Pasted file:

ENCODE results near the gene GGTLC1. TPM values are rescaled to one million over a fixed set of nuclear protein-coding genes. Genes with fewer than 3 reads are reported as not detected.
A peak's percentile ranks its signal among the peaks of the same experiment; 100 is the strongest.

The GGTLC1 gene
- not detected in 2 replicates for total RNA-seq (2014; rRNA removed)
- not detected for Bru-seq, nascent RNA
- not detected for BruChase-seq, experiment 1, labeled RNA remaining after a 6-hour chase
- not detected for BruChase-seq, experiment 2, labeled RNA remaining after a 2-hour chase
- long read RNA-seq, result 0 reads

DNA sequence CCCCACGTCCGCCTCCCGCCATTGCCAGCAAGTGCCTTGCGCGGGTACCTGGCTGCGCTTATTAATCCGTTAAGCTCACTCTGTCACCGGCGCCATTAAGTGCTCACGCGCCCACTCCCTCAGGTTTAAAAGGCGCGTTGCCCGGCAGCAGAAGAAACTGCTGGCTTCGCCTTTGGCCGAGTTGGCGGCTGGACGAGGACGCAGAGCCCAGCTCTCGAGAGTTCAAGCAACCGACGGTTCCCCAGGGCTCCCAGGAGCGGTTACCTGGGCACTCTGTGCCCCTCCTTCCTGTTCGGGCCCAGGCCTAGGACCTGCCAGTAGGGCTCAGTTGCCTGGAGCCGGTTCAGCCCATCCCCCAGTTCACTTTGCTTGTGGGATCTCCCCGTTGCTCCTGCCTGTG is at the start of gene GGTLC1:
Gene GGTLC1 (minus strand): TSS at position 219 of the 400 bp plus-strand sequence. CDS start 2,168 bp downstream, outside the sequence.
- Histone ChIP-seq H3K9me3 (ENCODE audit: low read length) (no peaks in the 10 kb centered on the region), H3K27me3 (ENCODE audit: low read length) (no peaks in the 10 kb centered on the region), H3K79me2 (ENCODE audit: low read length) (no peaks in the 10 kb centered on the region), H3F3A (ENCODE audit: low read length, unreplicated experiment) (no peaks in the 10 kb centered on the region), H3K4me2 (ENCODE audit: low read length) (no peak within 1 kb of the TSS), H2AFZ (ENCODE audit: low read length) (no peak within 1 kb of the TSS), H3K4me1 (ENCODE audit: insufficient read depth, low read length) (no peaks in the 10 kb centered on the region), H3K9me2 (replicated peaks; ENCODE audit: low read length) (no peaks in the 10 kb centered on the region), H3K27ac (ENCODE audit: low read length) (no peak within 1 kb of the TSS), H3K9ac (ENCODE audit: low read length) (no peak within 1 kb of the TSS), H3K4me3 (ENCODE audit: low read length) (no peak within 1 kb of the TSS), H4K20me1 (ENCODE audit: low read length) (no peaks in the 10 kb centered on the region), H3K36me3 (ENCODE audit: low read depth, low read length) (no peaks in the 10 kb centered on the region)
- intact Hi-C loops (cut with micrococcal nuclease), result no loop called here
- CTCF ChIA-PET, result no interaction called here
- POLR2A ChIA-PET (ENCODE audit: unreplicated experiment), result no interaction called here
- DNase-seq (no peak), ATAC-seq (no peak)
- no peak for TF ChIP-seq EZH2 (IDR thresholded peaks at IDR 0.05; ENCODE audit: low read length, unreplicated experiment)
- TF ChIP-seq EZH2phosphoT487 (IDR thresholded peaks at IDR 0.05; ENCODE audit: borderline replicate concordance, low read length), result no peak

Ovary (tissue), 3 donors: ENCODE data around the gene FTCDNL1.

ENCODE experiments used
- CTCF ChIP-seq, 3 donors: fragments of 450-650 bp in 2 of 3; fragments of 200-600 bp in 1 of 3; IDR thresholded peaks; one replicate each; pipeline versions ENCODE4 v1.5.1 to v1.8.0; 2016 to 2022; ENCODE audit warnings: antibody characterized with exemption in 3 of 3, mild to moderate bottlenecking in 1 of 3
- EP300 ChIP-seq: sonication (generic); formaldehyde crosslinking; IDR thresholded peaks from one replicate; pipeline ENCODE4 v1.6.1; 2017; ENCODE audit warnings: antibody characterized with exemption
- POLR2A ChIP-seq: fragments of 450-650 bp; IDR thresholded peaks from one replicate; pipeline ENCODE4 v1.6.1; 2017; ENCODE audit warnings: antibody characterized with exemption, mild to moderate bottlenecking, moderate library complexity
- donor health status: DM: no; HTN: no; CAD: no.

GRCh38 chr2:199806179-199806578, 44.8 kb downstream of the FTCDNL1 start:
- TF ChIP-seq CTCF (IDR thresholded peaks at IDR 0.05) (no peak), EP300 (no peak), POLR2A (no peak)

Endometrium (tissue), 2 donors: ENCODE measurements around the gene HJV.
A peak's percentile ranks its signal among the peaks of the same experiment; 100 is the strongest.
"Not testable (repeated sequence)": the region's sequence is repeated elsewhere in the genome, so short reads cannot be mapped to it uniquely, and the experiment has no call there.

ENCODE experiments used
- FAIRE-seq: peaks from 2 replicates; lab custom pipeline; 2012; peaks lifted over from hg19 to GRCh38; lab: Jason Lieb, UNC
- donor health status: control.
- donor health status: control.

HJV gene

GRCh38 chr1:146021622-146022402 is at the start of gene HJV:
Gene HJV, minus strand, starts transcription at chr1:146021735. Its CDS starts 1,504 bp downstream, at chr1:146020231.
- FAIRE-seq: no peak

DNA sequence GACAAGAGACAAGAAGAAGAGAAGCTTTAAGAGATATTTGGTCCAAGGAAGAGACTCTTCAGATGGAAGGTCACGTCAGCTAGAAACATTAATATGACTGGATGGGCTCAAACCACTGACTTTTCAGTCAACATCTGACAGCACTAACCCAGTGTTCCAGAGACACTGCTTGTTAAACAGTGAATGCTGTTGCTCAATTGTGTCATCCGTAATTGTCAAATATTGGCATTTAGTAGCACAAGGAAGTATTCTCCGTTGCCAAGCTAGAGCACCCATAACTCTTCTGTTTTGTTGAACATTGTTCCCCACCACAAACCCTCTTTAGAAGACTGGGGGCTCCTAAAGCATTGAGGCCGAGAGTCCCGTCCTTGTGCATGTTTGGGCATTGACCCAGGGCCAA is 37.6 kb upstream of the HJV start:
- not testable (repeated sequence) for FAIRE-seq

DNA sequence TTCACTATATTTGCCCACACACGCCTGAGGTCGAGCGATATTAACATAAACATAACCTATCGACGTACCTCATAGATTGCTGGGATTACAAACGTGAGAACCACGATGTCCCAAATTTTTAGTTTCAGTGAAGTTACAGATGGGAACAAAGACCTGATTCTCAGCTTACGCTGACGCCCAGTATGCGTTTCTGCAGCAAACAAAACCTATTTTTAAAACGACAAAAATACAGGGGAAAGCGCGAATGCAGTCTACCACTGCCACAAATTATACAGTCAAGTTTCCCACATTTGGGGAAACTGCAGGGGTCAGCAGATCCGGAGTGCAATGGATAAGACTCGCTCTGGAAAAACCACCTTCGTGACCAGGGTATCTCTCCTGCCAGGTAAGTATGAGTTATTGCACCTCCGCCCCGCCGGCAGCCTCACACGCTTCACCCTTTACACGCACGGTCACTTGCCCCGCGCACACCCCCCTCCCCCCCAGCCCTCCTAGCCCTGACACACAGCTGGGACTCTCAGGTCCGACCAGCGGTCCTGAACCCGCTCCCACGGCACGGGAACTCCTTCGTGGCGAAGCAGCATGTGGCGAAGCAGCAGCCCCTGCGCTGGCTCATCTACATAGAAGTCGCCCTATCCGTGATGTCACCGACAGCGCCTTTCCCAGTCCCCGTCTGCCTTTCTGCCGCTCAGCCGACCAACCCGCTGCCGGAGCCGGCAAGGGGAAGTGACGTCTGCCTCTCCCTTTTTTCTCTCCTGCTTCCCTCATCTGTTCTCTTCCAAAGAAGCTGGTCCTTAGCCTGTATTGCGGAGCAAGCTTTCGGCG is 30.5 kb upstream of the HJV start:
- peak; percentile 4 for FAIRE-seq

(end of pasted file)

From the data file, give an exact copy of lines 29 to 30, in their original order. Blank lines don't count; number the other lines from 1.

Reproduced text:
ENCODE experiments used
- FAIRE-seq: peaks from 2 replicates; lab custom pipeline; 2012; peaks lifted over from hg19 to GRCh38; lab: Jason Lieb, UNC